What sort of laws will affect health data?
It is time to take a fresh look at a tough information policy issue now at the heart of
the debate over health privacy legislation. The issue sounds simple: Should federal
privacy law pre-empt state laws?
The implications of the debate are indirectly important to managers of federal systems
containing individuals' health information. Should federal prevail, it would be more
Pre-emption is an old and familiar subject of debate. Some matters are wholly federal,
such as national defense. Some have always been locally determined, such as regulation of
attorneys. Jurisdiction can also be shared between federal and state governments, such as
in consumer protection.
But, what is the right answer for health privacy legislation? Those who favor federal
pre-emption argue that health care treatment and payment is an interstate activity today.
It is common for an individual to have a physician in one state, a hospital in another, a
mail-order pharmacy in a third, and a health insurer in a fourth.
For record-keepers, complying with different--and potentially conflicting-- state laws
may be expensive. Also, letting states regulate health records may interfere with the
standardization for electronic health care transactions that Congress mandated in the 1996
Health Insurance Portability and Accountability Act.
Because health records routinely flow from state to state, no single state law can
dictate the way in which the record may be used. Currently, states have different and
inadequate laws on health privacy, so we can't avoid the problem by assuming equality of
Another argument favoring federal preemption is the increasing use of computers and
networks to transfer health data. Electronic transmission of data increases the number of
locations where data may be maintained. Nothing prevents a hospital in Maryland from
keeping its records on a computer in South Dakota. Or, for that matter, in Sweden or
It may be impossible to determine at any given time exactly where information is
maintained. Records may travel from server to server and reside, at least temporarily, at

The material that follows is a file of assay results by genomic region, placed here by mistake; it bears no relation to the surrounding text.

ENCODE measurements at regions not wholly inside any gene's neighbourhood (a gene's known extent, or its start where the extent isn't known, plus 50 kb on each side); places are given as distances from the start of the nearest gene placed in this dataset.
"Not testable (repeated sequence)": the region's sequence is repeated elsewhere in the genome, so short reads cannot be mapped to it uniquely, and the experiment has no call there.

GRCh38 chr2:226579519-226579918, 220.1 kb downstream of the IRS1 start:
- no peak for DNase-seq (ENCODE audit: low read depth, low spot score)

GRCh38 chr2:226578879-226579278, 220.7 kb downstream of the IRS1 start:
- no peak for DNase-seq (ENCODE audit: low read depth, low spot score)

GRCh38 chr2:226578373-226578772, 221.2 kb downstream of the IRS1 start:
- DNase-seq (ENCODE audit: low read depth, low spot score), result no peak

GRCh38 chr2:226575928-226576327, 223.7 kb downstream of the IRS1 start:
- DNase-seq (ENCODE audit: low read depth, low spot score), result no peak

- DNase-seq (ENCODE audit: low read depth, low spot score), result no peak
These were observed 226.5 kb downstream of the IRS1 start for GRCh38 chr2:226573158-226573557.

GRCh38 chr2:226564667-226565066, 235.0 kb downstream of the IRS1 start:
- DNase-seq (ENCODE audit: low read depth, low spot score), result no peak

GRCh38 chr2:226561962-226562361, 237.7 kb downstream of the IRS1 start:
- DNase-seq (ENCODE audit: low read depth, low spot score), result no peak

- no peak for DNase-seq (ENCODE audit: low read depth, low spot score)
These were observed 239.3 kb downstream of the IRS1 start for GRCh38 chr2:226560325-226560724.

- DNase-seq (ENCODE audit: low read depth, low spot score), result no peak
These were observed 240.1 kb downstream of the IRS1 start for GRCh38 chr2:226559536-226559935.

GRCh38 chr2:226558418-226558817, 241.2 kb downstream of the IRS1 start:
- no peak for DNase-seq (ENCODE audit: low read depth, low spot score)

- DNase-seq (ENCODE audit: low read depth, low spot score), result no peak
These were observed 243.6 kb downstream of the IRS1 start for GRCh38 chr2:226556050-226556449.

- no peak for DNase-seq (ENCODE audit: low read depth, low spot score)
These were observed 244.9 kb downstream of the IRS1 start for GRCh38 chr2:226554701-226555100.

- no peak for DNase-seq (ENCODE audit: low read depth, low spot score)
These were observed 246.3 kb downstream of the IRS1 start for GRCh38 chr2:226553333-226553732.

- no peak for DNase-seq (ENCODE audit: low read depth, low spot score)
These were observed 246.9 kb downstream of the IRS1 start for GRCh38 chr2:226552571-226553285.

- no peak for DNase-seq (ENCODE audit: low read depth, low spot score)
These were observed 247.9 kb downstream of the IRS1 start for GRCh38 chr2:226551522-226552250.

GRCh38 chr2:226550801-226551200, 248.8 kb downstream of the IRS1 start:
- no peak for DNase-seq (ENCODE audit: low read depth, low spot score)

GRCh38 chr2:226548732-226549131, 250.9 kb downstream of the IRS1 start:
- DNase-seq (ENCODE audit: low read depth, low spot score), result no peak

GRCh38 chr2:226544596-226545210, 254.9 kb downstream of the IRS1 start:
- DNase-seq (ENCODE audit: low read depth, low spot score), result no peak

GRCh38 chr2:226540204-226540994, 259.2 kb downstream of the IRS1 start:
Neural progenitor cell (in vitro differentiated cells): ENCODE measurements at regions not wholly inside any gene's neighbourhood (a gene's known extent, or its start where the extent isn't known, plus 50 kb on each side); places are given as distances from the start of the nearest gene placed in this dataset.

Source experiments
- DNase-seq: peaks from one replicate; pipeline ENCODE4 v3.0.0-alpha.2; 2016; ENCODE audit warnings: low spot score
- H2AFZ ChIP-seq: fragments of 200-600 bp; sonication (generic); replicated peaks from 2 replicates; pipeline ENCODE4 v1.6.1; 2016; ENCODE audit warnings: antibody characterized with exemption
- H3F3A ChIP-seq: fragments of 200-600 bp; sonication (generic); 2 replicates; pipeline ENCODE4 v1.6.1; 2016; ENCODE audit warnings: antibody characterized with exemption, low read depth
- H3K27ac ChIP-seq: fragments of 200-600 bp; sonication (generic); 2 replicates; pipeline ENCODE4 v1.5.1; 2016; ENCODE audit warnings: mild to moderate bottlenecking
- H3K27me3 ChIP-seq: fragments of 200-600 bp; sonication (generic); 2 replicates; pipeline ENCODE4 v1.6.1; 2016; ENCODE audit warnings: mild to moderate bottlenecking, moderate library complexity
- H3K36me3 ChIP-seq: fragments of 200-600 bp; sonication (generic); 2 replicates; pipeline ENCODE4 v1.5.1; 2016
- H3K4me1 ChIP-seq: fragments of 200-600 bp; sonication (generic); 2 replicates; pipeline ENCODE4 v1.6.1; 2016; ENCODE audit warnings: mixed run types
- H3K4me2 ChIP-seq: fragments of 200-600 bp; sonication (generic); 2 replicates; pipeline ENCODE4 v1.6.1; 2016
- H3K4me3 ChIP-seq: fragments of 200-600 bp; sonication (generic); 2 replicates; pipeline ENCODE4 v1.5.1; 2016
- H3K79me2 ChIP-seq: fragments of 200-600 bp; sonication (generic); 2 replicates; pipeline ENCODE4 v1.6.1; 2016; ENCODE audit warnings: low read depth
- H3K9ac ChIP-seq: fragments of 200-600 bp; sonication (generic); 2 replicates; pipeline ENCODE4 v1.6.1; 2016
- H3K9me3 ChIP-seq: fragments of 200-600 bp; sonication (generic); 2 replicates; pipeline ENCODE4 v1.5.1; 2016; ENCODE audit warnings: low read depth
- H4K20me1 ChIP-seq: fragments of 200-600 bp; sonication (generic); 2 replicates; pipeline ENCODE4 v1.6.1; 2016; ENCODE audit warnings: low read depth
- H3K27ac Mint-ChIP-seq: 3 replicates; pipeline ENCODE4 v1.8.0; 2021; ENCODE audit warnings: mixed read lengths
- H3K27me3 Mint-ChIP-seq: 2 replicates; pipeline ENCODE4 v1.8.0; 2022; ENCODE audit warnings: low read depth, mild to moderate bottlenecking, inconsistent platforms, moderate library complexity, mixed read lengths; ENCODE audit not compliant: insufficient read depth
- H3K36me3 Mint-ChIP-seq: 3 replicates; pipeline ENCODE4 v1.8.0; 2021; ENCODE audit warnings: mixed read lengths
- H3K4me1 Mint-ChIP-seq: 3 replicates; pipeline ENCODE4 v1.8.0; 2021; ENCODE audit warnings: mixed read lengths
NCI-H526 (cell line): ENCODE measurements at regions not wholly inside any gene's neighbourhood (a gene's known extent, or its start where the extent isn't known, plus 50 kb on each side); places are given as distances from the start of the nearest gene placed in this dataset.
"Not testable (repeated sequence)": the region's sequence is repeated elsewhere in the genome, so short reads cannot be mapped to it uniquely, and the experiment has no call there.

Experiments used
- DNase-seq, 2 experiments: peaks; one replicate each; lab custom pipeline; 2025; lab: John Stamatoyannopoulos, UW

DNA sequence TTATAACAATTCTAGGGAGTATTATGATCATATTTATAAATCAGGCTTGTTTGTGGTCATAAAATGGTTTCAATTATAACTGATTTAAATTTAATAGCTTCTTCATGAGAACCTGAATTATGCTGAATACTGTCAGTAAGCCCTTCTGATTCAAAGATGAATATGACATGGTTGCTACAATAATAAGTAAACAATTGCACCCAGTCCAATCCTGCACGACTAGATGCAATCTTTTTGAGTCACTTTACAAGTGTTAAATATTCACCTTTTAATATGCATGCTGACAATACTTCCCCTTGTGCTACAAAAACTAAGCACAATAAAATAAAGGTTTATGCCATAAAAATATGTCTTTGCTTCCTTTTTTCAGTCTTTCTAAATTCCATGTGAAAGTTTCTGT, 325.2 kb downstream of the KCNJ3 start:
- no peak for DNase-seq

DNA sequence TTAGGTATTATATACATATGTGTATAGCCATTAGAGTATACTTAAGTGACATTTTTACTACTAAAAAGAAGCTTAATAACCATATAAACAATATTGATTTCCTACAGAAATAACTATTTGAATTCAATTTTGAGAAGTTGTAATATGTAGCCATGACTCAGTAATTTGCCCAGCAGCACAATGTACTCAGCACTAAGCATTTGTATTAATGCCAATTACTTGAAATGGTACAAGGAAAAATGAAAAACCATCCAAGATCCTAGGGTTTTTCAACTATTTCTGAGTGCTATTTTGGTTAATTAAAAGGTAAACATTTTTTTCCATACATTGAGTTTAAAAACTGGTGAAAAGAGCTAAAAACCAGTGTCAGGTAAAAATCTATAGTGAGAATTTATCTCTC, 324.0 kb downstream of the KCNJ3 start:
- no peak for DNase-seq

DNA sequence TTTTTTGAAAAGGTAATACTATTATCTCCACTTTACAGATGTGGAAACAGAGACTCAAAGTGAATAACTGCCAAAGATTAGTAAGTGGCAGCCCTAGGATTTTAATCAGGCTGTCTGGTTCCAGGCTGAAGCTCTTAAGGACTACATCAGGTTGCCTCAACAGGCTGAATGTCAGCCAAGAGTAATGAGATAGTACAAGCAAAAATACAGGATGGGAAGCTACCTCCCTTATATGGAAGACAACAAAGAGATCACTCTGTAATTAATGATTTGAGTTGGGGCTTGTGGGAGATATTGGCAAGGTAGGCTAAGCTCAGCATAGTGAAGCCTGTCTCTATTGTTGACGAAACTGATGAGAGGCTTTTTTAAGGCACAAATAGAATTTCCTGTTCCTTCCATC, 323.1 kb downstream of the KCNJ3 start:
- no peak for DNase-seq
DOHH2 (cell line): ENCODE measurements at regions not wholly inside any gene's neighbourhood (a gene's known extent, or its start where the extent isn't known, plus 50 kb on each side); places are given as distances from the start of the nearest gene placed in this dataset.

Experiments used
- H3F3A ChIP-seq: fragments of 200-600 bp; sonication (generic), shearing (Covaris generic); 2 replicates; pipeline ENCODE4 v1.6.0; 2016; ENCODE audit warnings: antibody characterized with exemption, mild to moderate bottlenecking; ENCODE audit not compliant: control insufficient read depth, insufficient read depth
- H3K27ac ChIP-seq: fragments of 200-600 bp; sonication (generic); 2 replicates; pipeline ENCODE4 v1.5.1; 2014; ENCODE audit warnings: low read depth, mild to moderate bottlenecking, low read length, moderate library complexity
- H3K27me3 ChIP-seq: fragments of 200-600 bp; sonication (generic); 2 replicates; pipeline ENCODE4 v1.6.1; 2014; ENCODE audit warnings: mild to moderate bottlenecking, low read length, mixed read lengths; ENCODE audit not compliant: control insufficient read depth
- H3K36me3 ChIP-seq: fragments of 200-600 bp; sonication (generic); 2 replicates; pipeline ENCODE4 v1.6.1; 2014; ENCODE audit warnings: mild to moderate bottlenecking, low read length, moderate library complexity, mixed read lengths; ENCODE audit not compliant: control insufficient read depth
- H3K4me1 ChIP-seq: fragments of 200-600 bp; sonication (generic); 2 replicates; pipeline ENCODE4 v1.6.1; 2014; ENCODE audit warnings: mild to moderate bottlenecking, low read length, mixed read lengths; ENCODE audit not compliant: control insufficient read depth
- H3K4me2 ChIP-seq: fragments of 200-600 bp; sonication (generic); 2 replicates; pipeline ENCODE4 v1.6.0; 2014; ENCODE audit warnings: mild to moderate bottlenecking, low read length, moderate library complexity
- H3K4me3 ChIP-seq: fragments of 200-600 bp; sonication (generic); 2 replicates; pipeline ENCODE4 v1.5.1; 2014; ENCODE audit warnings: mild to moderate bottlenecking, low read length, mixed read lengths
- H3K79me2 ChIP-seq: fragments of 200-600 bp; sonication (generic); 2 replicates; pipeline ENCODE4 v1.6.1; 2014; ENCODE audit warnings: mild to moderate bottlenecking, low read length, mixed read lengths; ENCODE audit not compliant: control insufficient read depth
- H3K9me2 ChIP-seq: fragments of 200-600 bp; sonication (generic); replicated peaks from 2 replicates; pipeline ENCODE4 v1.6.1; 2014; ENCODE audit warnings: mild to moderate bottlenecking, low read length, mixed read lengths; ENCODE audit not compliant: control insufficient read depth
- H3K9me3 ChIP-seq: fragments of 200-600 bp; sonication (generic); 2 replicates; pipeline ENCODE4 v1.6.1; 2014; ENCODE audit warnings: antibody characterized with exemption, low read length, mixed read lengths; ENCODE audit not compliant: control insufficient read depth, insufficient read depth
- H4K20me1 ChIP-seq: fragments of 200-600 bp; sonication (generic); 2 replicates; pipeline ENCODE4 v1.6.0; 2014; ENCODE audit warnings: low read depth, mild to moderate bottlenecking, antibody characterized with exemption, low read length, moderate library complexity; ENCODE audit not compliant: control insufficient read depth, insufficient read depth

locations anywhere on a network. It shouldn't be surprising that the health industry
strongly supports greater federal pre-emption.
Patient and privacy advocates tend to favor a strong federal hand, but they want to
allow states to enact more-stringent health privacy laws. The Health and Human Services
Department secretary agrees. The argument against pre-emption focuses on the possibility
that an exclusive federal law might wipe out better state laws, such as those covering
AIDS disclosure, psychiatric history or genetic records.
The states themselves are always leery of federal pre-emption. They feel that they can
do a better job of meeting local needs. The states also serve as a laboratory for
experimentation with new ideas. Exclusive federal legislation eliminates the possibility
of learning from state experiences.
So what is the right answer? I offer a couple of thoughts.
First, we know that state laws on health privacy are pretty bad. They provide limited
legal protection for a small subset of health records. No state has a modern,
comprehensive health privacy law. Even some state laws for mental health records are weak.
There may not be much effective state law to preserve.
If a weak federal law passes, then state laws may indeed offer better protection. We
may need to reserve judgment for a while. Secondly, pre-emption does not have to be a
single issue with a single solution. It may make sense for a federal law to be more
preemptive in some areas--for example, encryption standards--and less pre-emptive in
others, such as restricting access by state agencies.
If we break pre-emption into components, we are more likely to find acceptable
solutions. If we only debate pre-emption at the slogan level, it will be impossible to
Don't underestimate the political force behind pre-emption fights. A bitter
disagreement over federal pre-emption dogged amendments to the Fair Credit Reporting
Act--otherwise largely agreed-to by industry and consumer groups in the early 1990s. If we
ever get a health privacy bill close to passage, it would be a shame to see it fail over a
Robert Gellman, former chief counsel to the House Government Operations Subcommittee on
Information, Justice, Transportation and Agriculture, is a Washington privacy and
information policy consultant. His e-mail address is email@example.com.